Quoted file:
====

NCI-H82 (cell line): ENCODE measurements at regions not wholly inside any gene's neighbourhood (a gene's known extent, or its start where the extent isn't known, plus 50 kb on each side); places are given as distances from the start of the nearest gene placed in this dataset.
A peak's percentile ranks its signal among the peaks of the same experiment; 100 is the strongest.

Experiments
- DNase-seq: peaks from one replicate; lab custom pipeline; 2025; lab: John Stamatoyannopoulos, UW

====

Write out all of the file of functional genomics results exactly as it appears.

NCI-H82 (cell line): ENCODE measurements at regions not wholly inside any gene's neighbourhood (a gene's known extent, or its start where the extent isn't known, plus 50 kb on each side); places are given as distances from the start of the nearest gene placed in this dataset.
A peak's percentile ranks its signal among the peaks of the same experiment; 100 is the strongest.

Experiments
- DNase-seq: peaks from one replicate; lab custom pipeline; 2025; lab: John Stamatoyannopoulos, UW